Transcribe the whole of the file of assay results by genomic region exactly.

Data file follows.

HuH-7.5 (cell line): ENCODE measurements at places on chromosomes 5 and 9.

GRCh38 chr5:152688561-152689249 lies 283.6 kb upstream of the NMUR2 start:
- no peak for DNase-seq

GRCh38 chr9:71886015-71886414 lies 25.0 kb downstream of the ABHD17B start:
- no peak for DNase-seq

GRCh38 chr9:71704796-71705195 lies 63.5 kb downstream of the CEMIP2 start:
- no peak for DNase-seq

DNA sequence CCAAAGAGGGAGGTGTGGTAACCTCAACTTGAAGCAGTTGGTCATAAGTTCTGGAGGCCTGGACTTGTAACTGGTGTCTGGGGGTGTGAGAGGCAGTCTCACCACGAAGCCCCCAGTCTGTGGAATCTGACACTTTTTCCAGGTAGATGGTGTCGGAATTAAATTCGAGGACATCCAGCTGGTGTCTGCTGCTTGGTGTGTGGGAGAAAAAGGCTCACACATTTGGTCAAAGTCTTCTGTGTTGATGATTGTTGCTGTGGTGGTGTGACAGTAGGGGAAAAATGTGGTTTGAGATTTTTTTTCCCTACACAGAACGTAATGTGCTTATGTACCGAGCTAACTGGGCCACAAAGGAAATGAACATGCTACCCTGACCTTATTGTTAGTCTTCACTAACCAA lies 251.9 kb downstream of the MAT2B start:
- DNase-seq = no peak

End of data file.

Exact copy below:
HuH-7.5 (cell line): ENCODE measurements at places on chromosomes 5 and 9.

GRCh38 chr5:152688561-152689249 lies 283.6 kb upstream of the NMUR2 start:
- no peak for DNase-seq

GRCh38 chr9:71886015-71886414 lies 25.0 kb downstream of the ABHD17B start:
- no peak for DNase-seq

GRCh38 chr9:71704796-71705195 lies 63.5 kb downstream of the CEMIP2 start:
- no peak for DNase-seq

DNA sequence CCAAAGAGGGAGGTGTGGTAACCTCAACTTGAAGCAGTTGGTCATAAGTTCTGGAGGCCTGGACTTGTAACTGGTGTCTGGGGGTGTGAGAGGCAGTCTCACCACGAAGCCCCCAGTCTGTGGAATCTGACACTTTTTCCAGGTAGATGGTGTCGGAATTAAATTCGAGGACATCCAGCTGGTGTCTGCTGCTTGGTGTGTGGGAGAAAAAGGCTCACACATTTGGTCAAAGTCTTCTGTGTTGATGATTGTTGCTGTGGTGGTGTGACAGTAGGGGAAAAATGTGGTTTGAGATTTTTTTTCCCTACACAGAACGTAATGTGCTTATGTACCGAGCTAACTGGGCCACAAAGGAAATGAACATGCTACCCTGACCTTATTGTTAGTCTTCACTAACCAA lies 251.9 kb downstream of the MAT2B start:
- DNase-seq = no peak